FERNANDO TORRES cuts a desolate figure in the appropriately blue colours of Chelsea.
Once one of the most feared strikers in world football, the Spaniard couldn’t hit a barn door at the moment, and the longer he goes without getting off the mark at Stamford Bridge the more miserable he will become.
By contrast centre-back David Luiz has become a cult hero in West London after a handful of appearances, the irony being he’s already scored two vital goals – and he’s a defender!
His deadlock-breaking header against Manchester City was trademark Torres, and prompted Sky expert Jamie Redknapp to comment: “That’s what you get for £24m.”
In that case what are Chelsea supposed to be getting from £50m Torres?
He was lethal in La Liga for Atletico Madrid, and enjoyed a superb start to life at Liverpool, but amid the euphoria of Spain’s World Cup triumph last summer he was the one notable failure, dropped after failing to make any kind of impact whatsoever and usurped as his country’s pin-up boy by David Villa.
Most critics reckon he will come good but it’s taking an awful long time.
I confess on the other hand to being wrong about my scepticism of Luis Suarez.
From what I’d seen of the Uruguayan in South Africa (remember his handball against Ghana?) I doubted his ability to succeed in England, but his dazzling footwork has been a catalyst in Liverpool turning their season around.
Suarez, Luiz, Van der Vaart, Hernandez and Odemwingie have been the best of the season’s imports.
WHAT a hoot! Harry Redknapp got shirty with Jermain Defoe at the weekend because his star striker was celebrating his 100th Premier League goal prematurely.
The England marksman’s vest, specially decorated to mark the completion of his century, was clearly visible, yet despite umpteen opportunities he never got the chance to show it off in full view of the cameras, scoring a duck against West Ham instead.
“I hope he never wears it again” moaned unhappy Harry. “It tempts fate.”
Footballers are a suspicious lot but I suspect Defoe will defy his manager and keep donning the sweaty top until his moment arrives.
Defoe started scoring goals in the colours of Bournemouth, an incredible 18 in 29 league games on loan from West Ham, and he’s carried on finding the net ever since.
So have a trio of strikers who have never enjoyed the headlines Defoe has generated but deserve a mention.
And they did all score last Saturday.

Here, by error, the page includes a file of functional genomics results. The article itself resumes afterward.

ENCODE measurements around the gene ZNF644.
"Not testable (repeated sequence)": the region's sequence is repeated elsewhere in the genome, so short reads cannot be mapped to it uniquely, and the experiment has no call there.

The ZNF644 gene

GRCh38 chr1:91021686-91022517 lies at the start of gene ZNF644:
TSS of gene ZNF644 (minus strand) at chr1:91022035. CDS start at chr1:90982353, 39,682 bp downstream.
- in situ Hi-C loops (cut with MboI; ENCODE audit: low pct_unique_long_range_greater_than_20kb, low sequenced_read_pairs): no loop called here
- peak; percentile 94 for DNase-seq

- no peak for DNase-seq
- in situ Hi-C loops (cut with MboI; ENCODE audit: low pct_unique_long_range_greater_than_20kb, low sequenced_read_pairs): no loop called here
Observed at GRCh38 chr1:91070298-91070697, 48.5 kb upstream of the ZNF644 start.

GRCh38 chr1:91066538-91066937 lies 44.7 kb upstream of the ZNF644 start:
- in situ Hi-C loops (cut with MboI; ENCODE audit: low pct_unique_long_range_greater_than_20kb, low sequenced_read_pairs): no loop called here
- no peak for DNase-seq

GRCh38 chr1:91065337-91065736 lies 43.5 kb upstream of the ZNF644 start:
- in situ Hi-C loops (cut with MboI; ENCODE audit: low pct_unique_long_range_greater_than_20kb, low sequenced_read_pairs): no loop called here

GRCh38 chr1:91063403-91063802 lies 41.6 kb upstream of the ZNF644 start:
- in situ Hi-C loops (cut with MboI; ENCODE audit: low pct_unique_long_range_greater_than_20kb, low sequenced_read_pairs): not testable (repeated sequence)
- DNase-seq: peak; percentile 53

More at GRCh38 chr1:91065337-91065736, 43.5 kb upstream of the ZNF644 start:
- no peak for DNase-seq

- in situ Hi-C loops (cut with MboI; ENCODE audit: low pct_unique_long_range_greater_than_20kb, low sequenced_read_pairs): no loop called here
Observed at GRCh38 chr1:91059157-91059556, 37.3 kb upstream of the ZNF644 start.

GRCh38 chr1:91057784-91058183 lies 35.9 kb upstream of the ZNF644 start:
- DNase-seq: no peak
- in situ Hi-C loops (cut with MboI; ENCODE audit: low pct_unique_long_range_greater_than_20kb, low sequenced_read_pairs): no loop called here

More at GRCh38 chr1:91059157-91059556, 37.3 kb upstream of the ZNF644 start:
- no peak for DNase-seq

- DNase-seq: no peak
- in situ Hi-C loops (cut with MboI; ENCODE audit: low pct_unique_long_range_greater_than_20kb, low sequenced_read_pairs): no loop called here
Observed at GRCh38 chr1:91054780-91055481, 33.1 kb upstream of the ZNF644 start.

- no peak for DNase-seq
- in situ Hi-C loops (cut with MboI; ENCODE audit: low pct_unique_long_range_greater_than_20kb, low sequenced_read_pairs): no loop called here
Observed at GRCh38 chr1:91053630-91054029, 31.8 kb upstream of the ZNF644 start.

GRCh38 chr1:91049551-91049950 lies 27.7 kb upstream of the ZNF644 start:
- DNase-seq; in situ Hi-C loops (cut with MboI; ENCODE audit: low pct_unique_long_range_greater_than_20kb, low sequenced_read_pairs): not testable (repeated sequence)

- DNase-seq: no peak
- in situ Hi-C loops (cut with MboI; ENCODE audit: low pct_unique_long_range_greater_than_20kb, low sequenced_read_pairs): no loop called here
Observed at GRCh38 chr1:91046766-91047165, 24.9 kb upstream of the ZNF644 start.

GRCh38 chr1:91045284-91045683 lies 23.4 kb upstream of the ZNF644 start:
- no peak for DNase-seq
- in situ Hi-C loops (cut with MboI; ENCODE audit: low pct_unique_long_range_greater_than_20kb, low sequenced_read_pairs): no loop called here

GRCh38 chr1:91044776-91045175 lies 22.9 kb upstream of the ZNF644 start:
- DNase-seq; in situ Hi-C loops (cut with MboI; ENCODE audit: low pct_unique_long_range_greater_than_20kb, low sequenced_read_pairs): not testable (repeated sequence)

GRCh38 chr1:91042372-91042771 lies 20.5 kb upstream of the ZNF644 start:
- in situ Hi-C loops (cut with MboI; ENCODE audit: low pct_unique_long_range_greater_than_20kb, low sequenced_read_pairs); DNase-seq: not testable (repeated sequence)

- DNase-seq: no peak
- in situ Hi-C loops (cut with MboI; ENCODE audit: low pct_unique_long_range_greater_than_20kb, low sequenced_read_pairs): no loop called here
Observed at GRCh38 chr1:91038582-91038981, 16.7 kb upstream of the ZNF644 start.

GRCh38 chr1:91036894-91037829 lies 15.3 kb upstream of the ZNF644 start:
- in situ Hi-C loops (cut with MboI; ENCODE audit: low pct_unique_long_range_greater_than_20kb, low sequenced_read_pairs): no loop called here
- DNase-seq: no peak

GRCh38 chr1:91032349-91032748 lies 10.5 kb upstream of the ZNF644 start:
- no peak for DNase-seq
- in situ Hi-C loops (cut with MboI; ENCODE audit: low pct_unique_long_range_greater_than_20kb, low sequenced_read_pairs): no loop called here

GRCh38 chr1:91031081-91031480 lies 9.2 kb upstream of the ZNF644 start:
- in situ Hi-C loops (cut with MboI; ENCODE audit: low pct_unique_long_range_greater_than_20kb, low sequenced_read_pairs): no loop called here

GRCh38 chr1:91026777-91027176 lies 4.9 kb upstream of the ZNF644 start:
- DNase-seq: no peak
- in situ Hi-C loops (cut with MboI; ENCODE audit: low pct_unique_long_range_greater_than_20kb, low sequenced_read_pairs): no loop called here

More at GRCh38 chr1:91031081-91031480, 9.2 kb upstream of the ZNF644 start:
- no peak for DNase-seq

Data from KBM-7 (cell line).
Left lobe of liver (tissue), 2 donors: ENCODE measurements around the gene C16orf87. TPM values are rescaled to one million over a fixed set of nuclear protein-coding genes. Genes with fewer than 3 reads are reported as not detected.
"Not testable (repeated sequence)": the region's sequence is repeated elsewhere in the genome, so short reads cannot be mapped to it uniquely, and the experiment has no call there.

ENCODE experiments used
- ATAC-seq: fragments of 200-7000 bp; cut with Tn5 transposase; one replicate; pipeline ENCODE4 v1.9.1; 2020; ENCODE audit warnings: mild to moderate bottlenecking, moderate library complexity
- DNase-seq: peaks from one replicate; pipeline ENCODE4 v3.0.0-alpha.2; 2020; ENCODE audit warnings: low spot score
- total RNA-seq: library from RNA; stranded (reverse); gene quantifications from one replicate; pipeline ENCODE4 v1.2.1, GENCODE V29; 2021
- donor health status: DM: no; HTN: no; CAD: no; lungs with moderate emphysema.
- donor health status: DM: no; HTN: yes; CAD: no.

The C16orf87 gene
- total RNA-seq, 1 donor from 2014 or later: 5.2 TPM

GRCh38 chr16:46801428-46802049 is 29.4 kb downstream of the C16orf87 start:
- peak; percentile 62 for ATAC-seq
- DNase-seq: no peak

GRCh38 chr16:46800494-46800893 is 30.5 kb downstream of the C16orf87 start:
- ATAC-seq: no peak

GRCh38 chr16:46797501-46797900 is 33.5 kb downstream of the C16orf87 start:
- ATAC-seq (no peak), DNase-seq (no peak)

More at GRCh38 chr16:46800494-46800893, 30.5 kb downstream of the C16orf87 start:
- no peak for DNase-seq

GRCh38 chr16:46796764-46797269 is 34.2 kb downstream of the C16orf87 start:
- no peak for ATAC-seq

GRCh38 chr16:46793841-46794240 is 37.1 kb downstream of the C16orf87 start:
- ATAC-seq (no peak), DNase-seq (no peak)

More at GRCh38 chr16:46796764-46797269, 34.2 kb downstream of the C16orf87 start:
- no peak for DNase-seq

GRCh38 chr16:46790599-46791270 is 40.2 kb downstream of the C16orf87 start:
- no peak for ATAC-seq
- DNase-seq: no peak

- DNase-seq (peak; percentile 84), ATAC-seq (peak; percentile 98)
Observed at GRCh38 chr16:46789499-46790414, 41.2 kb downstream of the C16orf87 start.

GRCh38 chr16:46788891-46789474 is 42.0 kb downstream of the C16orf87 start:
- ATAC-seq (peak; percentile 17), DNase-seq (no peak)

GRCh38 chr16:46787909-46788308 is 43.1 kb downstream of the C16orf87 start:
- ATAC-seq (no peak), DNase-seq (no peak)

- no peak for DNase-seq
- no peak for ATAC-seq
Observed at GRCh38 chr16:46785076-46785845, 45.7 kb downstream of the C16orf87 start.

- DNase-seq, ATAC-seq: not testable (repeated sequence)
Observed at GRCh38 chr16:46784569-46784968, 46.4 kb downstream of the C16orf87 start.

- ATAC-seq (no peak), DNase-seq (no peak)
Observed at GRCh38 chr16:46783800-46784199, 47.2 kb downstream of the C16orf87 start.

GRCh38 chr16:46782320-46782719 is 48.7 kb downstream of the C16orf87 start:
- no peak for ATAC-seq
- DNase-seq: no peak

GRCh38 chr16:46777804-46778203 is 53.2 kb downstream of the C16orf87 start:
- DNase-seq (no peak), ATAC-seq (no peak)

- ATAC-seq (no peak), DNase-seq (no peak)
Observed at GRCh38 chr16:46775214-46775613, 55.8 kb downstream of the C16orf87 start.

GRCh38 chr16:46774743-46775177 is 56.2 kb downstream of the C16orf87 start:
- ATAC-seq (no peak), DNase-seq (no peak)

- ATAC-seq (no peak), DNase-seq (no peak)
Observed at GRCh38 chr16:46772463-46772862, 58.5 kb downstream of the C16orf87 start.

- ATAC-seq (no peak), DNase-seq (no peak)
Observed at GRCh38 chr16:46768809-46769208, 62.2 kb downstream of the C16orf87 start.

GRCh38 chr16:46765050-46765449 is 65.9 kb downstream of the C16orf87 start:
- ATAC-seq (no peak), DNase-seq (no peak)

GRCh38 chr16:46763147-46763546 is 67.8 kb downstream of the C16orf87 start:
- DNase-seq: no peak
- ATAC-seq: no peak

Jamie Cureton even went off to Malaysia to ply his trade a couple of years ago, but he’s back with Exeter City and his strike against Yeovil was his 200th in the league in a career stretching back 17 years.
Scott McGleish seems to have been around for ever and he’s just four goals shy of a double century as well after his goal for Leyton Orient at Brentford.
And Wycombe’s Gareth Ainsworth is closing in on a century after hitting No 99 against Shrewsbury.
None of the trio has ever been given the chance at the highest level and you’re bound to wonder why in view of their prolific deeds.
Another classic example of a player deserving a bigger platform is Jack Lester of Chesterfield.
Every time I’ve seen him for Grimsby, Nottingham Forest and so on, he’s scored.
And his televised hat trick against Rotherham was no more than I expected of a striker who is too cute for League II defences to handle.
There are still gems just waiting to be unearthed in the lower leagues, for instance George Boyd, of Peterborough.
He gave one of the most outstanding performances of midfield play I’ve seen all season the other day, and it mystifies me why some of our top clubs don’t invest in homegrown talent rather than go for unheard of foreigners all the time.
A very small point, but why do players try to steal an inch, never mind a yard?
I’ve watched closely at recent matches and whenever a player goes to take a corner, nine times out of 10 he places the ball outside the semi-circle, yet the assistant referee can’t be bothered to do anything.
It’s the same at throw-ins, if a player can pinch a few feet he will do. Why? What does anyone gain from such a small margin?
It’s like a bowler constantly over-stepping the mark, except they get no-balled, and concede a run.
Tiny point, as I say, yet somehow yet another example of a sport that not only condones but encourages gamesmanship.